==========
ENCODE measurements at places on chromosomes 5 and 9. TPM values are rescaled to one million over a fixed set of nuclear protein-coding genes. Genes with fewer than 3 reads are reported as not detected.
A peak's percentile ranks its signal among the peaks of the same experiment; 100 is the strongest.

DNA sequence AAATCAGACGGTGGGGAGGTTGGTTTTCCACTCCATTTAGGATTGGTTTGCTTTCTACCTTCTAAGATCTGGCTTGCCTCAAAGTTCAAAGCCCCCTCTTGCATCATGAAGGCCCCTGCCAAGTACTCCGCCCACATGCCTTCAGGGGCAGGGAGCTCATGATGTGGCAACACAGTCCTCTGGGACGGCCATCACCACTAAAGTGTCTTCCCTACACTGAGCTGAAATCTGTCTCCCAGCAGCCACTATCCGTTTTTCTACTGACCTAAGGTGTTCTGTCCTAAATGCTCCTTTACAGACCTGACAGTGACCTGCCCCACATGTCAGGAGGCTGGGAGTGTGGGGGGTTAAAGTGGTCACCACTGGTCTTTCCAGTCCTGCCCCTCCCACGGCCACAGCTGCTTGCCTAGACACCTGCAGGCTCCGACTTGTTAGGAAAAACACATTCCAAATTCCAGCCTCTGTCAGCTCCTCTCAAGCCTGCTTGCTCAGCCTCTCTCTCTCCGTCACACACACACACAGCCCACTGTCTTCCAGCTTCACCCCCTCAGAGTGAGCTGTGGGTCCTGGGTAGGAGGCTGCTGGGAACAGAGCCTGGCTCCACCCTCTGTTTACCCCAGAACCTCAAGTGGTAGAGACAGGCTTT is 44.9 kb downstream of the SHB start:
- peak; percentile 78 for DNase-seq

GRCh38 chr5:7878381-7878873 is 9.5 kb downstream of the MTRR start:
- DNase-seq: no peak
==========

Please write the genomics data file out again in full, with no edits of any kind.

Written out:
ENCODE measurements at places on chromosomes 5 and 9. TPM values are rescaled to one million over a fixed set of nuclear protein-coding genes. Genes with fewer than 3 reads are reported as not detected.
A peak's percentile ranks its signal among the peaks of the same experiment; 100 is the strongest.

DNA sequence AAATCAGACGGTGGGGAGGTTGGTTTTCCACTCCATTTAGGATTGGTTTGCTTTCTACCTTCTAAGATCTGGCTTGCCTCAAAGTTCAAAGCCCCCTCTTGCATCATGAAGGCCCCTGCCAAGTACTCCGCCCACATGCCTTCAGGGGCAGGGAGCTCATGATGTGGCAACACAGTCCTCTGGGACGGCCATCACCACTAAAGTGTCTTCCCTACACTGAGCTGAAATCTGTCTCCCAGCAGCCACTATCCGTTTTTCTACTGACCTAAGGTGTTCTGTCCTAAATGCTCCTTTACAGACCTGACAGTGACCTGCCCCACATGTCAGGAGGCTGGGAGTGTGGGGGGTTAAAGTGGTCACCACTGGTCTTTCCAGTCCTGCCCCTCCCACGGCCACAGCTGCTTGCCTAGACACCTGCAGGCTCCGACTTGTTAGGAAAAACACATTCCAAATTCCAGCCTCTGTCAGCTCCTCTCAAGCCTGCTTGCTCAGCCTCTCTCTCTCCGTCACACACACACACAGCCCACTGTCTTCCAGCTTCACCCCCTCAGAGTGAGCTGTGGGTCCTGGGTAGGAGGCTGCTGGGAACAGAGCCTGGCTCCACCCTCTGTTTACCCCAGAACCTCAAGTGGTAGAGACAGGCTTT is 44.9 kb downstream of the SHB start:
- peak; percentile 78 for DNase-seq

GRCh38 chr5:7878381-7878873 is 9.5 kb downstream of the MTRR start:
- DNase-seq: no peak